Tuesday, 23 June 2015

Cretzschmar's Bunting, Bardsey Island, Gwynedd, Wales - Sunday 14th June 2015

One of the most enjoyable and pleasant twitches I've ever experienced. The Cretzschmar's Bunting was pretty spectacular, not least because of its rarity value, but also because it has cracking plumage. But add to that a "lively" boat crossing to the beautiful island of Bardsey; some fantastic weather; some good chat with other birders; and that ace feeling you have when you end up somewhere completely different to where you'd planned when you got up that morning... and you have yourself a near-perfect day out.

Cretzschmar's Bunting, Bardsey Island, Gwynedd, Wales - Sunday 14th June 2015

The bird had initially been seen and photographed near the Bardsey Bird Observatory, around the middle of the island, on 10th June; and then again on the 12th, towards the south of the island. Birders of the first boats (on the evening of Friday 12th and the morning of Saturday 13th) all drew a blank. It seemed as though it may have moved on almost as soon as it had arrived.

But then at 08:07 on Sunday 14th news came through of a "Cretzschmar's Bunting - male still singing at south end from 06:00 but elusive and skittish", with additional information: "...boats leave Porth Meudwy (if there is demand) at 12:30 and 13:30 (1st come, 1st served, £150 for boat if fewer than 5 people or £30 per person if more) - do not enter hay fields, gardens or lighthouse compound."

I smiled at the phrase "if there is demand". There'll be demand all right! But it wasn't until an hour later when a second message came through confirming the bird was at the lighthouse - and still singing - that I decided to go. I had just enough time to get the 13:30 boat...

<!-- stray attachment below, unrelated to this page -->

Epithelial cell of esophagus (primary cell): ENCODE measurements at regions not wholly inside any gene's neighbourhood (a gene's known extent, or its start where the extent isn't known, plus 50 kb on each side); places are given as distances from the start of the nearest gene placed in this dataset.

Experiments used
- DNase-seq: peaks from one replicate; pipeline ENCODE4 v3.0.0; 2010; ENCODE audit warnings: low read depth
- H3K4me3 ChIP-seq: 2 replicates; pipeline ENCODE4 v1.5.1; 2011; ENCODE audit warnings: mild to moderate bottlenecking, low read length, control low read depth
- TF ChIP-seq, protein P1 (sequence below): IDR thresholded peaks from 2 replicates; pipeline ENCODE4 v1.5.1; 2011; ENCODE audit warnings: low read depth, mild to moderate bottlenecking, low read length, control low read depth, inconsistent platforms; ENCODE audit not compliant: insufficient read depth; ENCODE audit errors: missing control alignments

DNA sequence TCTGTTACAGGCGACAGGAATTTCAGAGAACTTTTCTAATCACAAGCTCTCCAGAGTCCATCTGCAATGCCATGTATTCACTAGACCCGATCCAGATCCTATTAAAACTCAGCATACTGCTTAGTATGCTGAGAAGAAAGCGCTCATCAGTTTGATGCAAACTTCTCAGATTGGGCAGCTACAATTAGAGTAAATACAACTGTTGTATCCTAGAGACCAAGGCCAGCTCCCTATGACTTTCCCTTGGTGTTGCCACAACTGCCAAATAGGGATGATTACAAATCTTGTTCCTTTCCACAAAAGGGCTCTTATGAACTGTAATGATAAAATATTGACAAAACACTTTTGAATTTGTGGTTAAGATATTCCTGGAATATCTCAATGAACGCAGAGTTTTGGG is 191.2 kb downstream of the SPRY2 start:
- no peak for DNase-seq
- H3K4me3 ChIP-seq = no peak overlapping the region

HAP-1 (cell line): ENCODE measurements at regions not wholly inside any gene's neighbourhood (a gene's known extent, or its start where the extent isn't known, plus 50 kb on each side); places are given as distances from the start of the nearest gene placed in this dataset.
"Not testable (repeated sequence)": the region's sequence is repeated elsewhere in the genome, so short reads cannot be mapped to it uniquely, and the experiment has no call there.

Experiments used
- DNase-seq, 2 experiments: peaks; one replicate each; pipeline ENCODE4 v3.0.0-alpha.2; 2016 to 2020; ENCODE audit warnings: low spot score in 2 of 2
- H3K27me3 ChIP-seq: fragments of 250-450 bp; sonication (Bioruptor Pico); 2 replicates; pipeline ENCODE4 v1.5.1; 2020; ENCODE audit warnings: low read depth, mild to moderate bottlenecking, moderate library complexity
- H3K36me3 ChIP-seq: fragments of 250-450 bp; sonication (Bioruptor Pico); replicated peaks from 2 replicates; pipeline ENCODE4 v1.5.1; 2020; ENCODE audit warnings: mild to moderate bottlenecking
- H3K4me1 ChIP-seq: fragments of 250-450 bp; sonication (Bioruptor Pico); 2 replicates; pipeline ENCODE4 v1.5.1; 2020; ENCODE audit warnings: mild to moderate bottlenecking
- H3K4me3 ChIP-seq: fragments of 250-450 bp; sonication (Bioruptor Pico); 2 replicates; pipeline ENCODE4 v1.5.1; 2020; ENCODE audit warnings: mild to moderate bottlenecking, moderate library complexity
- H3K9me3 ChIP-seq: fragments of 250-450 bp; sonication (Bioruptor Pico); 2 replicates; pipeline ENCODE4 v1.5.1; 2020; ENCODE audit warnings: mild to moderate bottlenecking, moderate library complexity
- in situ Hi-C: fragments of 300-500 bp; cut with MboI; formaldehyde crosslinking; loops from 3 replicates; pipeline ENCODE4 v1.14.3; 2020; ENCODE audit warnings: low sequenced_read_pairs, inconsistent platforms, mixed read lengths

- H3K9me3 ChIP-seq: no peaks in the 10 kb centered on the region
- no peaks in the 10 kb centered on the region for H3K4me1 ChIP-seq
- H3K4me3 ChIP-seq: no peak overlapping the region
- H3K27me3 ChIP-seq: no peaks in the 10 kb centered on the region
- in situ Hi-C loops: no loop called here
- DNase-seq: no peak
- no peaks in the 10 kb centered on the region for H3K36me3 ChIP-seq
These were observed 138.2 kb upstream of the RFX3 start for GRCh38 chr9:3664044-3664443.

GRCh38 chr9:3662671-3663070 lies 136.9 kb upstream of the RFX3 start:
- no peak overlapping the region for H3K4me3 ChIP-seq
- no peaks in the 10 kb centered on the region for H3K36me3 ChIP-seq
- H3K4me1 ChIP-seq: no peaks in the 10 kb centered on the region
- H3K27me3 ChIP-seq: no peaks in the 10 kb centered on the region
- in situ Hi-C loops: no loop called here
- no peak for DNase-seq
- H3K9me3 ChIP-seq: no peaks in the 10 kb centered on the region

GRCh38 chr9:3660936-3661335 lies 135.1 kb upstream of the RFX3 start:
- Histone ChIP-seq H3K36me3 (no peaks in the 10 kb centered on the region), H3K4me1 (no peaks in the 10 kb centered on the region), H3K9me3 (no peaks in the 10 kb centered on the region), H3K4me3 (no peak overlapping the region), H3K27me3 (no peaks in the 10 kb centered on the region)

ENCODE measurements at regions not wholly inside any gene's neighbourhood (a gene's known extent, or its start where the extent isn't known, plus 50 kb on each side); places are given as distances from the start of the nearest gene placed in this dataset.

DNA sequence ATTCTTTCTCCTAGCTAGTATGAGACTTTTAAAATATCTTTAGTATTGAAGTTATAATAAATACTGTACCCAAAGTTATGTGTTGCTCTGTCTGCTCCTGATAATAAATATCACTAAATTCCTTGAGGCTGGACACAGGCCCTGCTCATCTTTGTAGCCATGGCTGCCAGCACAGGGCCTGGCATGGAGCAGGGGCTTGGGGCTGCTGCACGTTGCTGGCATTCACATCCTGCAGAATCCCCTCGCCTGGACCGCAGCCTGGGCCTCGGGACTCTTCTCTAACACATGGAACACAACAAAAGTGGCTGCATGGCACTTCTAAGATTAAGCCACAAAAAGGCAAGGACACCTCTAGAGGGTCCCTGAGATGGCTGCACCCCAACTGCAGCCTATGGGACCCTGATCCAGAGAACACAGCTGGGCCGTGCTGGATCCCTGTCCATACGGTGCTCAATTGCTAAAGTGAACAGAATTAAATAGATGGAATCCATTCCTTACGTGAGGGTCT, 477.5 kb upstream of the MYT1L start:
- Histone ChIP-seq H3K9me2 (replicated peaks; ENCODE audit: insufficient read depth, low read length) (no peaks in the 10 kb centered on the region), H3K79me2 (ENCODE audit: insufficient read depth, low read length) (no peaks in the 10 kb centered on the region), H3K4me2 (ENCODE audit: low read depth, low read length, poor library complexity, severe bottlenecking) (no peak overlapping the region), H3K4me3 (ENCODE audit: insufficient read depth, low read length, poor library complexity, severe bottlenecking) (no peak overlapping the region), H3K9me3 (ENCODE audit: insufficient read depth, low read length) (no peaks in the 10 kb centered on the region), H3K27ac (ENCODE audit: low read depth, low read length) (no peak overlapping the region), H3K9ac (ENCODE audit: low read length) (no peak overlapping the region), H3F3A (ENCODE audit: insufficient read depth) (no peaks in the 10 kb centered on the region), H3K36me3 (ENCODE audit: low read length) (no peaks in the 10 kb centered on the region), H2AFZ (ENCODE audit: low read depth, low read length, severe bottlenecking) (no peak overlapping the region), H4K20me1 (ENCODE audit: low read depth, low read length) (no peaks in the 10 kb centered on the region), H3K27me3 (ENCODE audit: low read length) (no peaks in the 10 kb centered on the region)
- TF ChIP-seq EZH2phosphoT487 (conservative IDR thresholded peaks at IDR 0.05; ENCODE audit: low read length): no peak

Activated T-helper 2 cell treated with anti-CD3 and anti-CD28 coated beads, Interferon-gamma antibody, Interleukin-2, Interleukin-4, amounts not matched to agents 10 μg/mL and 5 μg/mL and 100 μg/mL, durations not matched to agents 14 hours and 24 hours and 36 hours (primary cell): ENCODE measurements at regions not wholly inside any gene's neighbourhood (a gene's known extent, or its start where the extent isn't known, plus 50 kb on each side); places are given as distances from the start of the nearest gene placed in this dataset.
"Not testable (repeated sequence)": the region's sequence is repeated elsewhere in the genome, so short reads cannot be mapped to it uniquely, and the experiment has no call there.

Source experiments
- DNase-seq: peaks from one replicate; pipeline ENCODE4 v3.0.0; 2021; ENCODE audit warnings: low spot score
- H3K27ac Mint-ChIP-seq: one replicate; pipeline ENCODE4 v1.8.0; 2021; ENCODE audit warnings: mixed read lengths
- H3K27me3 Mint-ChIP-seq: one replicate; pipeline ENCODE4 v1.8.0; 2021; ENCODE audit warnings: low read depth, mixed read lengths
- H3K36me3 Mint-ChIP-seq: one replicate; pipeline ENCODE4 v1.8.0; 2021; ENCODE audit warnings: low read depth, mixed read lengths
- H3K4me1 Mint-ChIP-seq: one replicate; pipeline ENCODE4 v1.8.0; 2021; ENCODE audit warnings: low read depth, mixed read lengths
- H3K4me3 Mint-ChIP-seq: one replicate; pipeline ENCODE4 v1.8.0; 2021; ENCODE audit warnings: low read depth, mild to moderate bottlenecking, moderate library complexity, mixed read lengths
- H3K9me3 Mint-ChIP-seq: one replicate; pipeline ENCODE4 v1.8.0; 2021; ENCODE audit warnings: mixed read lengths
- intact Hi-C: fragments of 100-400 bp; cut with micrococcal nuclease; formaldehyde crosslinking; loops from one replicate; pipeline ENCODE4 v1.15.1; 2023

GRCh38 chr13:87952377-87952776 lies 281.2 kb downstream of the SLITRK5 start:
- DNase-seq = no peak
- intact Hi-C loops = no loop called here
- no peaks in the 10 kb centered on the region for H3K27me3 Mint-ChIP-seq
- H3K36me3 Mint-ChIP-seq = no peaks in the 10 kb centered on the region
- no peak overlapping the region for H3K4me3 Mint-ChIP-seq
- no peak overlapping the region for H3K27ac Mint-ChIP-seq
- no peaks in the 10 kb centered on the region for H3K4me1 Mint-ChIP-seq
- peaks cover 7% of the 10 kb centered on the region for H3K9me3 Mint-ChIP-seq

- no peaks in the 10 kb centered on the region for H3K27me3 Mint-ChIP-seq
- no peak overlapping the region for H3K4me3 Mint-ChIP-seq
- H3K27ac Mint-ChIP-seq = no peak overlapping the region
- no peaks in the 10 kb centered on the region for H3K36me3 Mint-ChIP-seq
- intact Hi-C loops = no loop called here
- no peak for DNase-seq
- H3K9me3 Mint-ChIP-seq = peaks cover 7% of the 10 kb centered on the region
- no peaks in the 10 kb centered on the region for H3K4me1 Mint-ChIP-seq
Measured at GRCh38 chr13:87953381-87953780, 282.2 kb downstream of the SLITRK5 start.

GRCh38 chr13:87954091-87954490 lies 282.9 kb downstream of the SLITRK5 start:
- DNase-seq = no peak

After first going to the wrong beach (Aberdaron), I parked at the NT car park above Porth Meudwy at 12:50 and headed down the ravine. I was surprised to find only four birders waiting. They were relieved to see me, as there were now five of us, so their trips would only cost £30 each rather than £150. By the time Colin Evans arrived with his empty fishing catamaran there were exactly twelve of us - a full quota. It turned out most of the people on the boat had been over for the previous day's dip. They weren't exactly local either, with one couple having set off from Nottingham at 10:00 that morning.

Colin took our names and told us that twelve birders had already gone across at 12:30, and he'd heard that the bird was still showing occasionally. The pressure was building. Close, so close... The weather was lovely and the Irish Sea looked flat as we set out. Then Colin put his foot down and we blasted towards Bardsey. As we cleared the Llŷn Peninsula we hit the choppier waters of Bardsey Sound and most people on the boat got completely drenched :-)

The tide was low, so Colin couldn't get near the landing slipway on Bardsey. He excellently manoeuvred the boat into a gap about three inches wider than the boat itself and we all clambered out on to the seaweed-covered rocks. A quick yomp up to the lighthouse, a jostle for position, and everything was set...

Apparently, the bird was showing every hour or so and had been showing as we'd landed, so we wouldn't have to wait long... Having been to see birds that were "just showing a few minutes ago", but never reappeared, my inner tension was building. After a few minutes we were told the bird was showing on the other side of the lighthouse, and those of us from the 13:30 boat could go round and see it. Off we raced, silently, looking like clumsy paratroopers with all our gear. And of course, the bird flew round the back of the wall before any of us could see it...